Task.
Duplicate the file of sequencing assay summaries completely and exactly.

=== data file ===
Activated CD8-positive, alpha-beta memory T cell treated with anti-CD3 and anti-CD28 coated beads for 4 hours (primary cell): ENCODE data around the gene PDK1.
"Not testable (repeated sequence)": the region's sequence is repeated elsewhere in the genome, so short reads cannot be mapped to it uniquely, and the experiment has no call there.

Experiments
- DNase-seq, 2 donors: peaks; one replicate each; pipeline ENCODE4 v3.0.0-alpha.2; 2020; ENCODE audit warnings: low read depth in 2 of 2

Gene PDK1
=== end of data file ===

Activated CD8-positive, alpha-beta memory T cell treated with anti-CD3 and anti-CD28 coated beads for 4 hours (primary cell): ENCODE data around the gene PDK1.
"Not testable (repeated sequence)": the region's sequence is repeated elsewhere in the genome, so short reads cannot be mapped to it uniquely, and the experiment has no call there.

Experiments
- DNase-seq, 2 donors: peaks; one replicate each; pipeline ENCODE4 v3.0.0-alpha.2; 2020; ENCODE audit warnings: low read depth in 2 of 2

Gene PDK1